Continued professional development (CPD), tailored to teachers’ needs and expectations, is required for updated skills and knowledge. In this study, twenty-five teachers working with first and second grade students participated in an 11-week programme focusing on enhancing classroom communication. The participating teachers were randomly assigned to either a direct intervention track (intervention) or a delayed intervention track (waiting control). Teachers’ perceptions of activities and interactions in the classroom and self-efficacy were assessed on three occasions: T1, T2, and T3. The direct intervention track received intervention between T1 and T2, while the delayed intervention track received intervention between T2 and T3. A percentage change score for changes between T1 and T2 was calculated, to compare the direct and delayed intervention tracks and assess any intervention effect. Results revealed no significant difference between the groups, i.e., the intervention had no effect on teacher self-reports. The teachers gave an overall positive evaluation of the CPD. Thematic analyses revealed continued need for professional development and insights into the reciprocal influence of student and teacher behaviour. The quantitative and qualitative results paint somewhat different pictures showing the need of mixed methods when analysing these kinds of data.


2022 ◽  
pp. 197-222
Author(s):  
Michail Kalogiannakis ◽  
Kalliopi Kanaki

In the contemporary digital era, introducing computational thinking concepts is considered an imperative need at all stages of schooling, since they are inextricably linked to skills applicable and beneficial in everyday life. This chapter presents a novel educational framework that aims to foster the growth of computational thinking at early childhood stages, within the context of physical and natural science courses, pursuing the unplugged philosophy and following the principles of game-based, project-based and collaborative learning. This chapter also presents a relevant pilot study, conducted with second grade students of a Greek primary school, with the objective of assessing the feasibility of the proposed educational framework, as well as examining its effectiveness. The results stemming from the pilot are promising and reveal that the proposed approach serves our goal to enhance computational thinking at the first stages of schooling through engaging and fun educational activities that appeal to young students.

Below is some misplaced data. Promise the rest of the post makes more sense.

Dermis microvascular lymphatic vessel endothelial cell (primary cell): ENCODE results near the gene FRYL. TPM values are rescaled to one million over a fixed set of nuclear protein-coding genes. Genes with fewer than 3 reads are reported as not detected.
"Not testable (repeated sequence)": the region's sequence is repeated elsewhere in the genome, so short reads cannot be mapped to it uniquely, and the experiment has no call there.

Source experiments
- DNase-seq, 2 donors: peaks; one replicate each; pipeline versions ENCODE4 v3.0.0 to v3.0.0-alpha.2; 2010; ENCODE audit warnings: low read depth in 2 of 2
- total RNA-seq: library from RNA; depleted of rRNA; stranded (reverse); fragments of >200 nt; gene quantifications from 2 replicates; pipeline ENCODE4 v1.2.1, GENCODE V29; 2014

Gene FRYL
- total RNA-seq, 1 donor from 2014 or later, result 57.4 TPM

2022 ◽  
pp. 138-154
Author(s):  
Allison Victoria Wilson

This chapter is written by a second-grade teacher who gives a personal account for remote teaching during quarantine and the 2020 - 2021 school year. The equity and diversity of various situations involved during the past year are discussed throughout the chapter: from the beginning of quarantine 2020 to the end of the school year in May 2021. Remote teaching, social and emotional factors, and the diversity of families are also addressed. The chapter is dedicated to Jordan Lea Darnell, a teacher who lost her battle to COVID-19 in the Spring of 2021.


2022 ◽  
pp. 488-523
Author(s):  
Kalliopi Kanaki ◽  
Michail Kalogiannakis ◽  
Dimitrios Stamovlasis